Knutton children’s centre saved from closure following protests
You are here: Home / News / Local News / Knutton children’s centre saved from closure following protests
19 Jan 2015
Knutton's popular children’s centre has been saved from closure by Staffordshire County Council following a campaign of opposition supported by Newcastle’s Labour MP Paul Farrelly.
Mr Farrelly said he was delighted that the Council had performed a U-turn and had decided that the centre in Cemetery Road should now remain open.
The Knutton centre is one of 11 sites that have survived a drastic ‘cull’ of early years services by the Conservative-run County Council.
The Knutton centre was among the first wave ‘Sure Start’ centres to open in Staffordshire under the last Labour Government and was one of many buildings and services recommended for cuts and closures by the Council.
But the Council has now backed down in the face of a huge outcry by parents and has instead announced that from April it will keep the Knutton centre open as a ‘designated’ centre providing a wider range of family services, including support for older children as well as toddlers.
Elsewhere in the county, however, 11 children’s centres will close altogether and services will transfer to neighbouring primary schools. In Newcastle the children’s centres at Crackley Bank Primary, Hempstalls Primary and Oaklands, Porthill, will be integrated into the schools’ existing under-fives provision.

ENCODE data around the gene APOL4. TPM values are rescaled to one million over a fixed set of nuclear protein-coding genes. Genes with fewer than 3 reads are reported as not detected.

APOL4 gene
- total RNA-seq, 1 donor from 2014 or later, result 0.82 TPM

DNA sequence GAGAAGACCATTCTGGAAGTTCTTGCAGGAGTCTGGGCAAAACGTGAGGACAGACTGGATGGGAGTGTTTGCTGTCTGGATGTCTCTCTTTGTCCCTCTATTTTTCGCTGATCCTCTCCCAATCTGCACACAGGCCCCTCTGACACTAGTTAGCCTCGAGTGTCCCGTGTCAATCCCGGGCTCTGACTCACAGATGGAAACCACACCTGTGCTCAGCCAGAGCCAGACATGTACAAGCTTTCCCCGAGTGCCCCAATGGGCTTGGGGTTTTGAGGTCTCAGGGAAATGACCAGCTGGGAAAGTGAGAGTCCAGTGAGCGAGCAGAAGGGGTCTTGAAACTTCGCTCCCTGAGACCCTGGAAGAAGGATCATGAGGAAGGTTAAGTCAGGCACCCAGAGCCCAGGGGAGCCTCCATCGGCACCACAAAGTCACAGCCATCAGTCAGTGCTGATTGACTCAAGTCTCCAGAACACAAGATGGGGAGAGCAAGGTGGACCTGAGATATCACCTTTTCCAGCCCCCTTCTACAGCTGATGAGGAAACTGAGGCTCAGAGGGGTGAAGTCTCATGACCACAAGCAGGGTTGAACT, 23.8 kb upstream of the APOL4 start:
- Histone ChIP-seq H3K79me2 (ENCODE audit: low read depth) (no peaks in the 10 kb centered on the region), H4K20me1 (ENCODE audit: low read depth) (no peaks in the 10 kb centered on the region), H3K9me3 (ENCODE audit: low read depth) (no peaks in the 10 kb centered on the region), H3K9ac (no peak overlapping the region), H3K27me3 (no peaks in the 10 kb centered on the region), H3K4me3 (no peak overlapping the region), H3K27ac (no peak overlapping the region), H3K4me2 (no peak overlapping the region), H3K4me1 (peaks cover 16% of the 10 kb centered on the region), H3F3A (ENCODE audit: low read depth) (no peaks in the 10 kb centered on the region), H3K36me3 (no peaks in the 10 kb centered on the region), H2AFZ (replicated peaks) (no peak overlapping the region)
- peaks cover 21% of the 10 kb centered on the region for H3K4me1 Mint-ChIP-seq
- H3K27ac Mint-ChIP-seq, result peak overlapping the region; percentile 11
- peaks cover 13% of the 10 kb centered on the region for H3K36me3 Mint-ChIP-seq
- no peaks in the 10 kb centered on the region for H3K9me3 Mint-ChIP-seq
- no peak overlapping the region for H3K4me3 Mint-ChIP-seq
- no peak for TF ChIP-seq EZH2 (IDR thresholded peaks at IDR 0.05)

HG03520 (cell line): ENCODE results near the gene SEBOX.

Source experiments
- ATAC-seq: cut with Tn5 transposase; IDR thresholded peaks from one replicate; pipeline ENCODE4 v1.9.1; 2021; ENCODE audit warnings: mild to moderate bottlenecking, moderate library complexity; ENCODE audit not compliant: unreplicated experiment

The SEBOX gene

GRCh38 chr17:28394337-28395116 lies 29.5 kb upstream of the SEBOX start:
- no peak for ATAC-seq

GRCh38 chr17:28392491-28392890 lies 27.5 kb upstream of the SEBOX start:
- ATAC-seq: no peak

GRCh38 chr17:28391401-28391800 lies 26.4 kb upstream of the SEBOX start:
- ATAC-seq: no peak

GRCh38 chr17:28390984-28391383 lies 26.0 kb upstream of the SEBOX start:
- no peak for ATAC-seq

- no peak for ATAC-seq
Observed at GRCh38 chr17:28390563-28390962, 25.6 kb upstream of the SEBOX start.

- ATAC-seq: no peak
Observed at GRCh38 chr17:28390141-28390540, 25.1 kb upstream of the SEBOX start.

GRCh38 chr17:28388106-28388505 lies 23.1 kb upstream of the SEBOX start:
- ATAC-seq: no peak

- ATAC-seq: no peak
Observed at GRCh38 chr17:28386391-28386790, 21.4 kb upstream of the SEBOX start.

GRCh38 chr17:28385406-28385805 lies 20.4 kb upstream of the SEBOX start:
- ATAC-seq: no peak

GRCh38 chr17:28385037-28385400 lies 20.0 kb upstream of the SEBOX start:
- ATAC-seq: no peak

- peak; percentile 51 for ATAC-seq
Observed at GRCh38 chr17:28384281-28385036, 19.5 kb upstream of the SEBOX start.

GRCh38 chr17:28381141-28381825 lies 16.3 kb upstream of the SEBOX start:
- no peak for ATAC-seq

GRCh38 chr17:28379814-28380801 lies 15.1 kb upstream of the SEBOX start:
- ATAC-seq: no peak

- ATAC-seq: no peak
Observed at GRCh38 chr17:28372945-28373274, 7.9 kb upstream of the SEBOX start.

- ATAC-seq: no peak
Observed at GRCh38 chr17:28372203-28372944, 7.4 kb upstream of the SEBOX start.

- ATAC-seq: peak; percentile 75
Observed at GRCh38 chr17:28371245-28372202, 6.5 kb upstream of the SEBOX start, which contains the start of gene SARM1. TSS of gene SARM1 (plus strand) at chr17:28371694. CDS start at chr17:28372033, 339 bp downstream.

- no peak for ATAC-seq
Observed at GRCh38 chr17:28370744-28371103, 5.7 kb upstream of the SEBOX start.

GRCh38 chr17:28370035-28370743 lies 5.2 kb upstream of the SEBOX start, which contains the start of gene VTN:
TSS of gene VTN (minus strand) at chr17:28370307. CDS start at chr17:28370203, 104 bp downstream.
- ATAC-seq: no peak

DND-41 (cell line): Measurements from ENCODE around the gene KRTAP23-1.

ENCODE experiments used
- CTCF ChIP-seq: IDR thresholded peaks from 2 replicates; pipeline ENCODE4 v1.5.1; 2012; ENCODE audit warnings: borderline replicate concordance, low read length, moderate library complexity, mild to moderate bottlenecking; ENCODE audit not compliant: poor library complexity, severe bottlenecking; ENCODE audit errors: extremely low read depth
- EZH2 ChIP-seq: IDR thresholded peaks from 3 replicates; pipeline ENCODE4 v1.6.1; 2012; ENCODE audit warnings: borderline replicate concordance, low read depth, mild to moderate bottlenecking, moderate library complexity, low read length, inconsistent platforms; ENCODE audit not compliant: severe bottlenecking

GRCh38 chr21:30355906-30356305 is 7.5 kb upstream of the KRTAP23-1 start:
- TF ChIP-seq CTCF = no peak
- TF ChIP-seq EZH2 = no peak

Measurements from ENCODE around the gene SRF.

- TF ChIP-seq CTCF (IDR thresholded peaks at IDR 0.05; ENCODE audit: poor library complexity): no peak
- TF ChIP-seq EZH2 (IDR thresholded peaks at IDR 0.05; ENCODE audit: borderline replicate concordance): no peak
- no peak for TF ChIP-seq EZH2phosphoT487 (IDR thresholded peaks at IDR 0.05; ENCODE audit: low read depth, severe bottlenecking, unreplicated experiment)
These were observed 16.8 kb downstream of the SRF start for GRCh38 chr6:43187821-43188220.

The Council will close the children’s centre at Madeley and will transfer some other early years services to local libraries in Audley and Clayton.
The shake-up will help save £3million on the Council’s family support services budget and be implemented from April 2015, subject to final approval by the authority’s controlling Cabinet.
Mr Farrelly said: “I’m delighted that the Knutton centre is staying open. This is a victory for all those families who put forward a convincing case to demonstrate how important its services are to toddlers and mums. It’s vital that local families are able to go on benefiting from such a great service.”
When the proposals were first announced, Mr Farrelly also expressed concerns about whether the decision to transfer the running of children’s services to local primary schools would be supported by extra resources.
“I’ve met some of the heads who are directly affected, however, and they are confident that they are best placed to provide early years services, alongside their current nurseries,” he said.
“We are fortunate in having such excellent primary school provision in Newcastle and I’m sure that early years provision will be in good hands.
“It’s essential, too, that the County Council ensures that private providers, such as the excellent Hedgehogs Playgroup at Hempstalls, are found proper alternative accommodation so that parents and their toddlers don’t miss out,” he added.
Paul is pictured with Hempstalls’ headteacher, Mrs Lynne Bennett, and school pupils during his recent visit.